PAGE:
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Specializes in Other, MOHS-Micrographic Surgery
3201 W Peoria Avenue; Suite C 600
Phoenix, AZ
 

Dr. Rajiv Kwatra's area of specialization is MOHS-micrographic surgery. He has received a 4.5 out of 5 star rating by his patients. He accepts several insurance carriers, including Humana HMO, Humana Bronze, and Humana Catastrophic. Dr. Kwatra obtained his medical school training at Ohio State University College of Medicine and performed his residency at Ohio State University Medical Center. In addition to English, Dr. Kwatra (or staff) speaks Hindi. His professional affiliations include Banner - University Medical Center Phoenix and Banner Health.

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What is MOHS-Micrographic Surgery?

Mohs micrographic surgery is a surgical treatment for skin cancer that was developed by Dr. Frederick Mohs in the 1930’s. It is the most effective technique for removing the most common types of skin cancer. For the two most common types of skin cancer, basal cell carcinoma and squamous cell carcinoma, Mohs has a 98-99% cure rate. The remarkable thing about Mohs is that it manages to be extremely good at removing all of the cancer cells while at the same time leaving behind most of the healthy tissue, so there is a smaller wound. This makes the procedure safer, speeds up the the recovery time, and minimizes scarring.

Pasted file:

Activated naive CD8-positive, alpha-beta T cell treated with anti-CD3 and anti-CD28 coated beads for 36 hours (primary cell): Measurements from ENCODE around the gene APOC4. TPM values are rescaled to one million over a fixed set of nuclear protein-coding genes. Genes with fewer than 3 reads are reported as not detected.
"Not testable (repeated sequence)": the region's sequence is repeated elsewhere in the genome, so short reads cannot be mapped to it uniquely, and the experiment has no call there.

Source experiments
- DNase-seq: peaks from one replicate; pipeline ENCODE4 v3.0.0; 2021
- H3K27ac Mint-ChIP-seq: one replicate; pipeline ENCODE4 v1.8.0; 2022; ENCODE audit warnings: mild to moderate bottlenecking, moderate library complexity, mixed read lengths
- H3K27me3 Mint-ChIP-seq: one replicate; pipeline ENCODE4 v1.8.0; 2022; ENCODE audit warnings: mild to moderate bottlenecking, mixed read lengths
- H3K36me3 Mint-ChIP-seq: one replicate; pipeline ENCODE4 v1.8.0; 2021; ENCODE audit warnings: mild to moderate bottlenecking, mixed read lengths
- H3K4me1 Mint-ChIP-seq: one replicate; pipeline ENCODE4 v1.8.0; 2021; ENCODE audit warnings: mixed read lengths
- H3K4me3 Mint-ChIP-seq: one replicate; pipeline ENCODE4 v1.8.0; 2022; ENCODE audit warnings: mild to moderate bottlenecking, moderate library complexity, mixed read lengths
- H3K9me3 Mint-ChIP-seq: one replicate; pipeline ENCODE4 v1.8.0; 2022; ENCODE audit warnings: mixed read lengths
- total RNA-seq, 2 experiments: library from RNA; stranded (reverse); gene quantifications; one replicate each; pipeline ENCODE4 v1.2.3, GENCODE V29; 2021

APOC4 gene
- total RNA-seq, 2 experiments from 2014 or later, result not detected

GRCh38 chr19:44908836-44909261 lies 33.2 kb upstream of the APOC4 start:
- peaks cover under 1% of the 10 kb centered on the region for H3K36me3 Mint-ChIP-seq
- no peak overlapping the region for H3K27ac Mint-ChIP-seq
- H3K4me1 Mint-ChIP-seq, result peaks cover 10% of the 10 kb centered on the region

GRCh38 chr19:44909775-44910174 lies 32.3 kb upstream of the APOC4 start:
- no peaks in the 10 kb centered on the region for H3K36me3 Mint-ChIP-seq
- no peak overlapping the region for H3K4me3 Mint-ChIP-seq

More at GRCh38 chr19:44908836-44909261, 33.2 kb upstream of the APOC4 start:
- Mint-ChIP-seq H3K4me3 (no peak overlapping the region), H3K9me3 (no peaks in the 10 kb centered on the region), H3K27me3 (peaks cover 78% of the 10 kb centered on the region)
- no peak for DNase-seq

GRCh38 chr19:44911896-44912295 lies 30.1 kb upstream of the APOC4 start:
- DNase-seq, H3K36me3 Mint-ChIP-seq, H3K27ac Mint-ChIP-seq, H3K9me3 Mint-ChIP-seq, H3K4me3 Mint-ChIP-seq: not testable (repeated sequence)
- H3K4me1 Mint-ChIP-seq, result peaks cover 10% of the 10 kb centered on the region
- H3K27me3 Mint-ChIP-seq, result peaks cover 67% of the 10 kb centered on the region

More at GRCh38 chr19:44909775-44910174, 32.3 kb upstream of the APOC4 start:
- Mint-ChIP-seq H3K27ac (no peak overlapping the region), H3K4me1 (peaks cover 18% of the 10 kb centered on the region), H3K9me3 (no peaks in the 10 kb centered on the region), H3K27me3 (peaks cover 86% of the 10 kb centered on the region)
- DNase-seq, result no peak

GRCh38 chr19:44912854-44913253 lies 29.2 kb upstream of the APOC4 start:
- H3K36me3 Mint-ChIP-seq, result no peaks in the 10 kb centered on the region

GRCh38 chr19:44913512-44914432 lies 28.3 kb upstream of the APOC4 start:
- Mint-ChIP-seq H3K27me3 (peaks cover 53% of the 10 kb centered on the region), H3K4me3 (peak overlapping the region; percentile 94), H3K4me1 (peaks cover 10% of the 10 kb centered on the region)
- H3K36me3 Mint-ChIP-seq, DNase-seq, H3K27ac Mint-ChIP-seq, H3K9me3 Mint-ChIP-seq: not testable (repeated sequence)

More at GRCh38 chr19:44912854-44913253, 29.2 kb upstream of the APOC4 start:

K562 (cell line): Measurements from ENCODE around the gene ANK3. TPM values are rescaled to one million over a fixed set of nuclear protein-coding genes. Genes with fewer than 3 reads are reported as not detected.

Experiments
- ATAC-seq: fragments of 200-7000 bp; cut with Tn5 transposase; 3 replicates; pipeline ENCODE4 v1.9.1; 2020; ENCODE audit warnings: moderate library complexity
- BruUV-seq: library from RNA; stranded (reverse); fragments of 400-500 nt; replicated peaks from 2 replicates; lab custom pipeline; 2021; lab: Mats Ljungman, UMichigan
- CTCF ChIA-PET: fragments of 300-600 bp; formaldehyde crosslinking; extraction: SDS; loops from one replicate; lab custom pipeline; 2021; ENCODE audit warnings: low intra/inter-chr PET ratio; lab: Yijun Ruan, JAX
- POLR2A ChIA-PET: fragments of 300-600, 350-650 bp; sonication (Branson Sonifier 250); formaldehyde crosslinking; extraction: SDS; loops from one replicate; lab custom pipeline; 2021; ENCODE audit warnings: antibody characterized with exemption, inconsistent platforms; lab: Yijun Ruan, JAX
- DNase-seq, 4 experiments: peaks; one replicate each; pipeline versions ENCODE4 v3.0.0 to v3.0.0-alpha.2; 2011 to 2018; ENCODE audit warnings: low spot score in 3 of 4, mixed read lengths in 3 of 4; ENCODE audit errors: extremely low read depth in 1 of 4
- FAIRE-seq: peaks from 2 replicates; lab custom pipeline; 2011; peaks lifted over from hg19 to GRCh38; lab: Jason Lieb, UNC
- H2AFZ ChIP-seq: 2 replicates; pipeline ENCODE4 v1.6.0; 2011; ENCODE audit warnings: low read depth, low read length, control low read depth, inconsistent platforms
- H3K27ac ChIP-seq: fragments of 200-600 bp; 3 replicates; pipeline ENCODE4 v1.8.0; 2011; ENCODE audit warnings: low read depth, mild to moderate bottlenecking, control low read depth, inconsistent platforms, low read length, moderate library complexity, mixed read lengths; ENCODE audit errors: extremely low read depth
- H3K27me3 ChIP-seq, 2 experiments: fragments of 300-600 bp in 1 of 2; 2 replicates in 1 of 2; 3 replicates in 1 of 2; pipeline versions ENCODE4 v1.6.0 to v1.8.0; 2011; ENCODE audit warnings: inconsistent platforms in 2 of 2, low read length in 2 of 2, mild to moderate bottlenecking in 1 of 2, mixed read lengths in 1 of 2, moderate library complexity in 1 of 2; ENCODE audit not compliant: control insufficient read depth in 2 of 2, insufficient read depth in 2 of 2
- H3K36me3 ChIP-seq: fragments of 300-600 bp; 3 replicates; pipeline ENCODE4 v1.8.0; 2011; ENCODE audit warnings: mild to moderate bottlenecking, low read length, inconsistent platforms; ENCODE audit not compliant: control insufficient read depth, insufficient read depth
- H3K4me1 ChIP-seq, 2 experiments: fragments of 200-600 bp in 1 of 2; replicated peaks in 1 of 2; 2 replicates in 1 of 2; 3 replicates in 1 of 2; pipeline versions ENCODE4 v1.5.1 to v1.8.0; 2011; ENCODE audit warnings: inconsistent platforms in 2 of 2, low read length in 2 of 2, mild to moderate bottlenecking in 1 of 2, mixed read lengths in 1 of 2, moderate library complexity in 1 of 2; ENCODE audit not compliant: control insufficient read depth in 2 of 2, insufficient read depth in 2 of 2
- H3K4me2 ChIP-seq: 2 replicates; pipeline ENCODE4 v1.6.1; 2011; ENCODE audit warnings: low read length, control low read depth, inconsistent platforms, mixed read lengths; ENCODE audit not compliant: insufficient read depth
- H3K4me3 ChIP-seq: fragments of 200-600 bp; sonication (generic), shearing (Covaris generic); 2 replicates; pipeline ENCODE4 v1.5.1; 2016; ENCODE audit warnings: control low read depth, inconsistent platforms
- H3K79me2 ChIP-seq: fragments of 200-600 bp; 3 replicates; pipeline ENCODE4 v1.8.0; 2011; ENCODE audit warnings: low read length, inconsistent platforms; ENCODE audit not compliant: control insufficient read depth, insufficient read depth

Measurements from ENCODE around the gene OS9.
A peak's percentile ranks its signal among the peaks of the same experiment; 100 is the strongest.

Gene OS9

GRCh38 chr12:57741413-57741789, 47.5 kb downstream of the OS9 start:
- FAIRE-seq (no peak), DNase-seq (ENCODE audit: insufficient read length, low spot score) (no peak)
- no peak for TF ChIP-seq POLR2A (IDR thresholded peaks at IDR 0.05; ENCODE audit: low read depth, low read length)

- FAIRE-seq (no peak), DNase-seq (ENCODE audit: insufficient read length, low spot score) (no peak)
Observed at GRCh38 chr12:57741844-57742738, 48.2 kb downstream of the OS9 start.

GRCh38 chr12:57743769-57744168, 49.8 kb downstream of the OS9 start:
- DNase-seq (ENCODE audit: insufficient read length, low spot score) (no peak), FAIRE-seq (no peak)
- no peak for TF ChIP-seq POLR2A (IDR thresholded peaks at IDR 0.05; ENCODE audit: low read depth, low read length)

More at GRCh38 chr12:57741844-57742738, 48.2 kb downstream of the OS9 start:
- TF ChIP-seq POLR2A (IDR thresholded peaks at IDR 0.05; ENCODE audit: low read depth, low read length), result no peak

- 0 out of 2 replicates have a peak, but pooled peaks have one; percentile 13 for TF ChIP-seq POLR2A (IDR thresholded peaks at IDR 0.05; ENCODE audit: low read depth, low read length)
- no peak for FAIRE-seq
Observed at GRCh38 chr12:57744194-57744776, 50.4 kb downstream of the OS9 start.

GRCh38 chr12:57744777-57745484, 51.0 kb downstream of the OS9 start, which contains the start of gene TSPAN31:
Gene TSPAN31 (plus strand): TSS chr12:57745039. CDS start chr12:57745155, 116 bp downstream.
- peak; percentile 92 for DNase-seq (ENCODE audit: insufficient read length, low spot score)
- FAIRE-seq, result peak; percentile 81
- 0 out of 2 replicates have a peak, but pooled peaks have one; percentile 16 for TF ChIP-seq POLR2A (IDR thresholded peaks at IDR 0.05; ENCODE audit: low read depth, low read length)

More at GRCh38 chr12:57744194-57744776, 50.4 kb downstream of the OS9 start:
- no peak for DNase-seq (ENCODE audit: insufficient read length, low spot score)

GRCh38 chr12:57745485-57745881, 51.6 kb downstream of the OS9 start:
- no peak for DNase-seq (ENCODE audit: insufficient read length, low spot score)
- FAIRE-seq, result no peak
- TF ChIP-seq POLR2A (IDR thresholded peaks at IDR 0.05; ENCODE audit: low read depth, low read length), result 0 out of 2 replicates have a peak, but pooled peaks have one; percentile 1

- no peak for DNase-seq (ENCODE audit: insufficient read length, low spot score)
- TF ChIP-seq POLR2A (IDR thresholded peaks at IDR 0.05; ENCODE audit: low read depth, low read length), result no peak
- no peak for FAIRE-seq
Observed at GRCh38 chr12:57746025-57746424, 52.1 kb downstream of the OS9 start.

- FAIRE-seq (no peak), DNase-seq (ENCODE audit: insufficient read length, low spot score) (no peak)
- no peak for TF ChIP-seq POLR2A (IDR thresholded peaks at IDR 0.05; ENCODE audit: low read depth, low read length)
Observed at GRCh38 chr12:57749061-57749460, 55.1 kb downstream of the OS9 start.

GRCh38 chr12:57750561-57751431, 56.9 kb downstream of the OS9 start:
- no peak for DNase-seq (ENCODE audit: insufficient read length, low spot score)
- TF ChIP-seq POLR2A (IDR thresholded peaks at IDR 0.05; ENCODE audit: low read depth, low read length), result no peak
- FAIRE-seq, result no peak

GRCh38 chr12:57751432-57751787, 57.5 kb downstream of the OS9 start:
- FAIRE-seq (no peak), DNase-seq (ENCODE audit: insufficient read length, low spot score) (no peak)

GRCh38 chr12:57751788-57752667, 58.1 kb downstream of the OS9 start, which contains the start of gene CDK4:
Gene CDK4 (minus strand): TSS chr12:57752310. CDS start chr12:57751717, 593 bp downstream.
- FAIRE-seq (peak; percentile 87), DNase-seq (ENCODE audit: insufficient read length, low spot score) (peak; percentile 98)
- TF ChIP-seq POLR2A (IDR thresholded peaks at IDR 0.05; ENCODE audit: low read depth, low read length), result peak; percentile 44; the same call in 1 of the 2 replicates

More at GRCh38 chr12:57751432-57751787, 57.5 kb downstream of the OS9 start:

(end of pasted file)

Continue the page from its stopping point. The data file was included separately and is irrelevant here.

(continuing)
During Mohs surgery, skin around the cancer site is mapped out and removed in thin layers. Then each layer is examined under a microscope for cancer cells, while the surgery is in progress. If cancer cells are detected, the surgery continues and another layer is removed. If the skin is clear, the surgery can be stopped. This eliminates the guesswork for surgeons. There is no need to estimate the borders or roots of the cancer and no need to remove a margin of healthy tissue to ensure that all of the cancer is removed.

Even though Mohs has a high cure rate, is safer than other treatments, and takes less tissue, not every skin cancer is treated with Mohs. First, Mohs takes quite a bit longer than traditional surgery because each layer of skin must be carefully cut, prepped, and examined. It is also more expensive and may not always be covered by insurance. In addition, for smaller or less aggressive cancers that are easier to treat, the cure rate for non-Mohs treatments is close to that of Mohs; thus, the extra time and cost of Mohs might not be justified. Other kinds of skin cancer, such as melanoma, are hard to see under a microscope. Since melanoma is so dangerous, Mohs has traditionally not been used to treat it, as there is too much risk for missed cancer cells being left behind in the body. However, recent developments in stains (which make cancer cells more visible under a microscope) may change the role of Mohs in melanoma treatment.

Mohs microsurgery has changed the way doctors treat skin cancer in the past 80 years, and it continues to gain in popularity as it increases the effectiveness and safety of skin cancer treatment.